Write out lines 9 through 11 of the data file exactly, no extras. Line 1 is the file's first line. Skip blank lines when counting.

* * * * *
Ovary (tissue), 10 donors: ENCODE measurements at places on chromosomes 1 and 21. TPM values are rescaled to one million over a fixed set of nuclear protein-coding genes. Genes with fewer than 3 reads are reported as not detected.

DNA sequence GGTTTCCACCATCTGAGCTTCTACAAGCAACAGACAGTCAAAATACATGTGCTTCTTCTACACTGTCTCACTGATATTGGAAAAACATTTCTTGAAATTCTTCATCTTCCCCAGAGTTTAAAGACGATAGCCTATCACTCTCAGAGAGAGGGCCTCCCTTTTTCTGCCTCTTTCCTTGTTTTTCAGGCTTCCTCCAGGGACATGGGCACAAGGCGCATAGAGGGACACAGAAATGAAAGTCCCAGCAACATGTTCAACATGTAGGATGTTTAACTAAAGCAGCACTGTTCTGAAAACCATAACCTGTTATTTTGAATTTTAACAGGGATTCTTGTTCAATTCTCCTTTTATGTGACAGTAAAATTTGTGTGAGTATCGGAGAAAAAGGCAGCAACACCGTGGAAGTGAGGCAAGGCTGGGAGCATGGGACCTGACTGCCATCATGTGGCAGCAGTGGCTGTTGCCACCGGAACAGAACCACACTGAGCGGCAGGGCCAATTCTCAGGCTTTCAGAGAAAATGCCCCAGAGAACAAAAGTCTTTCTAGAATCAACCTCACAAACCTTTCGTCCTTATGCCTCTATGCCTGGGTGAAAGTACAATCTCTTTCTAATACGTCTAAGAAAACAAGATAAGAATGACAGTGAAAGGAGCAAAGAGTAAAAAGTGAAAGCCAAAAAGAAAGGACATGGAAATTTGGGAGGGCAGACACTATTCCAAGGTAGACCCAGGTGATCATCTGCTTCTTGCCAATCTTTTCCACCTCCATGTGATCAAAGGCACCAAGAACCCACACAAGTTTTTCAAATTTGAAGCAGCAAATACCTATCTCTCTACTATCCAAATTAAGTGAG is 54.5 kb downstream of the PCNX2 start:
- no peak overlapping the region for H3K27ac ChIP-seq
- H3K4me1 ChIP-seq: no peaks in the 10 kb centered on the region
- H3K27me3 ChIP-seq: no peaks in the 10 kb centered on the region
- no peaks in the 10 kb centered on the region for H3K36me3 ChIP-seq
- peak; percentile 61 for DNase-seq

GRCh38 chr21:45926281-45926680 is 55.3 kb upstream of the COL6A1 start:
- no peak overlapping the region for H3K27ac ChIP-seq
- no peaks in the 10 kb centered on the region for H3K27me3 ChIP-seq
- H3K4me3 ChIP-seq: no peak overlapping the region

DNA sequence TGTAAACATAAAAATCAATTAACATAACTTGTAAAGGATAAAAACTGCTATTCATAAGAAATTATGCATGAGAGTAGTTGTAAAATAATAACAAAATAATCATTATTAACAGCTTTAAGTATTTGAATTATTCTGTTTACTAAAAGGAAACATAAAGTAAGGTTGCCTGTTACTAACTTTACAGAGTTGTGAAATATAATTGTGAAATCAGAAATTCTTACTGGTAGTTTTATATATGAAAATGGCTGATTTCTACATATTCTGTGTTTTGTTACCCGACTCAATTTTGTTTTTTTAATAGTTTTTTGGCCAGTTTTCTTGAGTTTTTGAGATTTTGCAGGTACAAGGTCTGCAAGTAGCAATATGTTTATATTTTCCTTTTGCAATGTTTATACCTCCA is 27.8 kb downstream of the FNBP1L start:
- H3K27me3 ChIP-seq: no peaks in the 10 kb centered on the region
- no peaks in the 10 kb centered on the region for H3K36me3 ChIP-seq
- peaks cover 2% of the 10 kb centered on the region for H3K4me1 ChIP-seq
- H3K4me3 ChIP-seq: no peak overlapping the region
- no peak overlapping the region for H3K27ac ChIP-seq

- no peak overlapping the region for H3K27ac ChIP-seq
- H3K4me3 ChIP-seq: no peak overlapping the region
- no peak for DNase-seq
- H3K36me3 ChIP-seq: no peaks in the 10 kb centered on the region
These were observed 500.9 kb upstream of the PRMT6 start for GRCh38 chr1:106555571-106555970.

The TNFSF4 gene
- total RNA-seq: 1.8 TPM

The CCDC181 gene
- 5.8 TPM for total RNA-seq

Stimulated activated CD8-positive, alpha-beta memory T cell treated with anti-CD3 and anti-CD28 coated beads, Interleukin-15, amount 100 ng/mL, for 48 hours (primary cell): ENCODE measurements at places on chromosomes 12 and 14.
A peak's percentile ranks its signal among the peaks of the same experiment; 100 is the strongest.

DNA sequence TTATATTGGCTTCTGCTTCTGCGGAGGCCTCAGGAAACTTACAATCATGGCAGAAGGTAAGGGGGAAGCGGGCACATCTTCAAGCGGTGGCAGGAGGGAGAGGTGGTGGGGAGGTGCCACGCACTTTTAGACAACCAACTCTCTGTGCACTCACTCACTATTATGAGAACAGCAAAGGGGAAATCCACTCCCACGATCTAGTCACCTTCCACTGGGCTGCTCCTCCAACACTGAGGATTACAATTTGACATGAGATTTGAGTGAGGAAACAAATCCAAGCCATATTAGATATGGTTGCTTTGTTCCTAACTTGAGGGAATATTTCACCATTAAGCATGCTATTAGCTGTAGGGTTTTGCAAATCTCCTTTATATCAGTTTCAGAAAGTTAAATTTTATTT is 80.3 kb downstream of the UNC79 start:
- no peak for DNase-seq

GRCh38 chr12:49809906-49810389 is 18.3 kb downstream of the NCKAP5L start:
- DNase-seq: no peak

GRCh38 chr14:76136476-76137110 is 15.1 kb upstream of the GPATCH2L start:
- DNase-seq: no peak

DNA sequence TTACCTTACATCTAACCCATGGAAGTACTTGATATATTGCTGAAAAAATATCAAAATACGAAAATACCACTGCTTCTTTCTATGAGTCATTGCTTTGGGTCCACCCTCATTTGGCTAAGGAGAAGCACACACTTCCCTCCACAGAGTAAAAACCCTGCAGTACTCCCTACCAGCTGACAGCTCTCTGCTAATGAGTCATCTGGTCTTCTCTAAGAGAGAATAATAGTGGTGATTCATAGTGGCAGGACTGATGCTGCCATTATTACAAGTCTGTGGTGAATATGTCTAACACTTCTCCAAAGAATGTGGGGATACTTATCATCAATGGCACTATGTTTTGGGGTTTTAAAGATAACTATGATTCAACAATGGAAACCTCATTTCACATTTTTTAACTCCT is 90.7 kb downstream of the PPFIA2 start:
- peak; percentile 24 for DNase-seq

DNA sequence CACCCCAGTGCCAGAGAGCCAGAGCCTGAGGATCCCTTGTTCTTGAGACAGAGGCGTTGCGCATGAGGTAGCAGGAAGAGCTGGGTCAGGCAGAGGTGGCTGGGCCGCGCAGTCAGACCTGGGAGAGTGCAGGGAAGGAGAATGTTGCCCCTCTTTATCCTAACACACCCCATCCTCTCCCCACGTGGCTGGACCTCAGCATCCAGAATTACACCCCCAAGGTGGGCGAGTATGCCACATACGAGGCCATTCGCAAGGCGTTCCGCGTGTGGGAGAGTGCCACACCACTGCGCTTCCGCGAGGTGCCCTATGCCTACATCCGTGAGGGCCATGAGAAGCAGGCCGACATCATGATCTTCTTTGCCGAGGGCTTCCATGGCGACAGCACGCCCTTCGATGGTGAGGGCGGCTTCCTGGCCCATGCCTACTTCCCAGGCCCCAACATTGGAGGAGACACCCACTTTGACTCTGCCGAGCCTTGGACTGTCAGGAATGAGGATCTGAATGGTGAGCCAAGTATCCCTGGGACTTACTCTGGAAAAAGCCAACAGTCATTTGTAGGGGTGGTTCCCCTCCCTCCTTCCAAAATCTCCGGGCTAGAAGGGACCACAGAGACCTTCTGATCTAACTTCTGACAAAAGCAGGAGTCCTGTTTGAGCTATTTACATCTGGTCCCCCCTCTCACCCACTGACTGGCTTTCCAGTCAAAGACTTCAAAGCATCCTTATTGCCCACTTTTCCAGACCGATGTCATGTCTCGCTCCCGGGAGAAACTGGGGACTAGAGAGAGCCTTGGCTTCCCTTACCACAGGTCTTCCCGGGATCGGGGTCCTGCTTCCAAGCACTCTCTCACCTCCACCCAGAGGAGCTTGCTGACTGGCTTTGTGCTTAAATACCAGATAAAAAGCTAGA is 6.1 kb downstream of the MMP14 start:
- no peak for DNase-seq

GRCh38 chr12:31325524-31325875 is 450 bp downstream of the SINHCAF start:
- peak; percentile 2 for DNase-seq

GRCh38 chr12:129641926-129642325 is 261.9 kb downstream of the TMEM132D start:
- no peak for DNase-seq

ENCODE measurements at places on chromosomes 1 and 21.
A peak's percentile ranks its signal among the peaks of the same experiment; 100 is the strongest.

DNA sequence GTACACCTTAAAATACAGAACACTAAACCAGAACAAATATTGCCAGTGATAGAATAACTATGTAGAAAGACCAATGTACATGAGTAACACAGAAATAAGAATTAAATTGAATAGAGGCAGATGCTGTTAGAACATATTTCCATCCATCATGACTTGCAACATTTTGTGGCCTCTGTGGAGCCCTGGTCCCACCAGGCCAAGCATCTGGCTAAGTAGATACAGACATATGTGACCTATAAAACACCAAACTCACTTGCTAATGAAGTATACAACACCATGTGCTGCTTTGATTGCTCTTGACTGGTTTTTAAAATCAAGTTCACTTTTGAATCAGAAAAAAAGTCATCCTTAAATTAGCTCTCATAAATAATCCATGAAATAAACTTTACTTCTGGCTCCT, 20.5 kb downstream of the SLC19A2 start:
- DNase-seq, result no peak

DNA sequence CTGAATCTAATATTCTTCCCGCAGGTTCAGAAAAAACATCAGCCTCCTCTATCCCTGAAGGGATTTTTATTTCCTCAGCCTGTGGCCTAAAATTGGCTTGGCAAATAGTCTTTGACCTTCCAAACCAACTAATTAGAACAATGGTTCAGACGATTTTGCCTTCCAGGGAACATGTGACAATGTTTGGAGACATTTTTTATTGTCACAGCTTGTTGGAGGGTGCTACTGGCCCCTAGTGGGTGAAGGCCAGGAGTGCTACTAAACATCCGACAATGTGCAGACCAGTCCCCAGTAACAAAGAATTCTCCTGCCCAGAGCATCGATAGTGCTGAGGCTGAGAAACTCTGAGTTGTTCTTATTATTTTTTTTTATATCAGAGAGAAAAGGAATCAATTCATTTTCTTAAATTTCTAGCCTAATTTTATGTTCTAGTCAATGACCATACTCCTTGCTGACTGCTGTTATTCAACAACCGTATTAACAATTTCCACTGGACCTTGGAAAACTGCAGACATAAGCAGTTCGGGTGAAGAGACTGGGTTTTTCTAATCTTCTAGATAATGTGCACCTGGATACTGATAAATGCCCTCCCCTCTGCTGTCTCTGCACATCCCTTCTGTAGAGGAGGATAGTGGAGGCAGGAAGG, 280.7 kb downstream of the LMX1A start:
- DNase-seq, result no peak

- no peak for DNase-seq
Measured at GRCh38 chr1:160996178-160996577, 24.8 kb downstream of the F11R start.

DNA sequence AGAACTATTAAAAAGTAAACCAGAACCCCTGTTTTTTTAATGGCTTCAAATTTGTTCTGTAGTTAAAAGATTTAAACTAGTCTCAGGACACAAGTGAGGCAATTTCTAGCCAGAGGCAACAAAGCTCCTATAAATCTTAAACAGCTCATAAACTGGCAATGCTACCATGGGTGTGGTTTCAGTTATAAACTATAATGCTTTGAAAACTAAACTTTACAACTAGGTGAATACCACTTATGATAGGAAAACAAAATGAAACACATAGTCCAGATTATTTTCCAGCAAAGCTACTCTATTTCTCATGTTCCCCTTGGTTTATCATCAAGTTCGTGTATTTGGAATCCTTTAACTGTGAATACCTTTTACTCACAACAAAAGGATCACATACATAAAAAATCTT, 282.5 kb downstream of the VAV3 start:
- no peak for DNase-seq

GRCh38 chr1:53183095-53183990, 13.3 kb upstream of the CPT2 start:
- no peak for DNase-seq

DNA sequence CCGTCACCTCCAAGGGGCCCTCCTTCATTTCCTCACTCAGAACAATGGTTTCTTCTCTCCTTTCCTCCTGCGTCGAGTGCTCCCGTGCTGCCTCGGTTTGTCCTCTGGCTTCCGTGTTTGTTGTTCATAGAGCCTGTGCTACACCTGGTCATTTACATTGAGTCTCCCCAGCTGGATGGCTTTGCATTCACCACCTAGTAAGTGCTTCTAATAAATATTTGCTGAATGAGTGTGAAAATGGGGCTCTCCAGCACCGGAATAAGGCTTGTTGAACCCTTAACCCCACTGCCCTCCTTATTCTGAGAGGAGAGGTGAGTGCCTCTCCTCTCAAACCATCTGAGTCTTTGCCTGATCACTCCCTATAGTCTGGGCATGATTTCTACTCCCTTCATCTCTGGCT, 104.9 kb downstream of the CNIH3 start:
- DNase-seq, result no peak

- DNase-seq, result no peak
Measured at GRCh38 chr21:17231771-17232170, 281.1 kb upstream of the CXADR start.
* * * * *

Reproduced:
- no peak overlapping the region for H3K27ac ChIP-seq
- no peaks in the 10 kb centered on the region for H3K27me3 ChIP-seq
- H3K4me3 ChIP-seq: no peak overlapping the region